Cancer Research UK (CRUK) is raising awareness of the connection between obesity and cancer. But many people have spoken out about the campaign, claiming it is reductive and fat-shaming. We explore the science linking weight to the disease.
You might have already seen them: posters mocked up like cigarette packets, reading: 'Obesity is a cause of cancer too'. CRUK's new public awareness campaign is nothing if not confrontational. It follows a similar campaign last year, which blasted: 'OB_S__Y is a cause of cancer'.
Doctors and other health experts have spoken out against the latest campaign as well as the one before. Last year Dr Margaret McCartney wrote a column for the BMJ, 'Cancer patients should not be shamed', pointing to two studies that showed that people who are overweight are 'disproportionately' harmed by stigmatising messages like CRUK's.
This year, an open letter started by registered nutritionist Laura Parker and co-signed by dozens of academics and clinicians, accused CRUK of running a harmful and inaccurate campaign. CRUK's funding partnership with Slimming World has also forced its director of policy to publicly defend the campaign.
CRUK's own website admits that 'being overweight doesn't mean that someone will definitely develop cancer', that only four in 10 cancer cases could be prevented, and that the link between obesity and cancer only arises in adulthood.
The uncomfortable truth is, however, that evidence shows obesity is a clear risk factor. The link between weight and cancer was first established in a study into endometrial cancer in 1966.
By 2017 a BMJ review had found an association between 11 out of 36 cancers and subtypes (around the digestive system, and women's hormone-related cancers) 'was supported by strong evidence'. In the same year another study also found that intentional weight loss reduced women's risk of endometrial cancer, and studies into bariatric surgery have had similar findings for other cancer types.
Although the mechanisms by which fat affects the development of cancers are not yet seen clearly, models have shown that the way this tissue produces oestrogen, insulin and certain immune cells plays a part. (For example, a 2014 paper expanded on a link between cancer and type 2 diabetes.) Ironically enough, CRUK has a brilliant blog on this that dates right back to 2015.
'People want facts'
Karis Betts, a health information manager at CRUK, agrees the 2019 campaign has faced two main critiques. One is that it seemed to lay blame at an individual level. The other was that cancer and smoking were being compared.
She stresses: "They are definitely not the same and we're not saying that they are. We don't think that's the case, and we're not trying to say that. We're trying to draw the parallels involved in them both being risk factors, and both needing government action.
"But we're not trying to say an individual's at fault for their weight, or that an individual of a higher weight will get cancer." She adds that research before the campaign showed people 'overwhelmingly ... wanted to know the facts'.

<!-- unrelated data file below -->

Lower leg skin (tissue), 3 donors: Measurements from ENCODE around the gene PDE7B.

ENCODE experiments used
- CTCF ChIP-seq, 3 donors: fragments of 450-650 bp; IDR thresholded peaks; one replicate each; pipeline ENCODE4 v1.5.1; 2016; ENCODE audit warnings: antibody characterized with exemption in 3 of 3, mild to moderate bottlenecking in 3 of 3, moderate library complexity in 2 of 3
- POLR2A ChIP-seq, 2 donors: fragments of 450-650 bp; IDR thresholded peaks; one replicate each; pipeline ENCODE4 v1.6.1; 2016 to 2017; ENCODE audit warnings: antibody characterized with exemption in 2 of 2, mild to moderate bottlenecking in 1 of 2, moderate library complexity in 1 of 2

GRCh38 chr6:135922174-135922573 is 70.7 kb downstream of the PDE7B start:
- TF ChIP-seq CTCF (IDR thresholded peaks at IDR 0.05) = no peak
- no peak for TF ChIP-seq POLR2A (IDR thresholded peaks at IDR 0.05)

Part of the problem with the campaign may come down to the gap between two uses of the word 'cause'. As Betts said, some people found CRUK's campaign to hold individuals at fault for their weight, and others worried that the campaign said those at higher weight will get cancer. Obesity as a risk factor is evidenced at a population level, but it's not an absolute at an individual level - that is to say, being overweight won't necessarily or inevitably lead to cancer. There is, however, no doubt there's a link.
Dr Martin Brunet, a GP who often writes about the ethics of public health campaigns, argues that awareness campaigns like CRUK's could actually stop people addressing their weight: "The assumption is that making people aware that something is bad for their health will always have a positive impact on people's health, but that is very controversial, especially with weight. There's every possibility that by raising awareness for obesity causing cancer, you can actually make people less likely to lose weight, because of fat-shaming and not wanting to go to the doctor."
Stats from 2015 found 58% of women and 68% of men in the UK were overweight or obese - a huge number of people who might be put off by a misworded campaign.
And it's not just cancer patients who feel the effects. Last year Jassy Davis, 40, a writer and recipe developer, started treatment for an eating disorder. She walked past CRUK's 2018 posters before every therapy session.
"'Raising awareness' really means reinforcing shame," she wrote on Twitter when the 2019 campaign launched. "It makes things worse for the individual, while exculpating society. And it makes the individual the focus of the fight." By email, she confirms that she stands by her comments: "You can't shame people into health."
Perhaps overshadowed by its impact on diabetes, heart disease and fitness, fat's link to cancer is clearly little-discussed, poorly understood and hard to tackle. CRUK's research group might have demanded 'the facts', but critics of the campaign are right to call for a little more sensitivity.